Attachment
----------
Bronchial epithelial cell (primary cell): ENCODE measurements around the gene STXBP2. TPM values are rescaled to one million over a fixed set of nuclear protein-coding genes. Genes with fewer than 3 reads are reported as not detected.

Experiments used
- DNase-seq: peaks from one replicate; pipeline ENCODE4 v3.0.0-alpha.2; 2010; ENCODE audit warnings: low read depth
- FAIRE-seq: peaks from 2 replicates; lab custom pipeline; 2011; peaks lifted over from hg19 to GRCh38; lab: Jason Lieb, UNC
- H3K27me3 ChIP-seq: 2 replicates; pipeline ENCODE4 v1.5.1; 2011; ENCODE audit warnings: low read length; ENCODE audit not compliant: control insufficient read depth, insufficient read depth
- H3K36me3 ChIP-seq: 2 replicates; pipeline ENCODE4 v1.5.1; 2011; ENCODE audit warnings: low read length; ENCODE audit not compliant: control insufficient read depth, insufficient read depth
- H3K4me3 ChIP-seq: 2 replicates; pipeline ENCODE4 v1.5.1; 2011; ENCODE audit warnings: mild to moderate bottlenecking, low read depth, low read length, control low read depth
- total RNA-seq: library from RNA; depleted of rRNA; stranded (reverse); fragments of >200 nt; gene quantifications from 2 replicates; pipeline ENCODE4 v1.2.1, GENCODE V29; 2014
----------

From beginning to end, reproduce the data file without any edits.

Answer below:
Bronchial epithelial cell (primary cell): ENCODE measurements around the gene STXBP2. TPM values are rescaled to one million over a fixed set of nuclear protein-coding genes. Genes with fewer than 3 reads are reported as not detected.

Experiments used
- DNase-seq: peaks from one replicate; pipeline ENCODE4 v3.0.0-alpha.2; 2010; ENCODE audit warnings: low read depth
- FAIRE-seq: peaks from 2 replicates; lab custom pipeline; 2011; peaks lifted over from hg19 to GRCh38; lab: Jason Lieb, UNC
- H3K27me3 ChIP-seq: 2 replicates; pipeline ENCODE4 v1.5.1; 2011; ENCODE audit warnings: low read length; ENCODE audit not compliant: control insufficient read depth, insufficient read depth
- H3K36me3 ChIP-seq: 2 replicates; pipeline ENCODE4 v1.5.1; 2011; ENCODE audit warnings: low read length; ENCODE audit not compliant: control insufficient read depth, insufficient read depth
- H3K4me3 ChIP-seq: 2 replicates; pipeline ENCODE4 v1.5.1; 2011; ENCODE audit warnings: mild to moderate bottlenecking, low read depth, low read length, control low read depth
- total RNA-seq: library from RNA; depleted of rRNA; stranded (reverse); fragments of >200 nt; gene quantifications from 2 replicates; pipeline ENCODE4 v1.2.1, GENCODE V29; 2014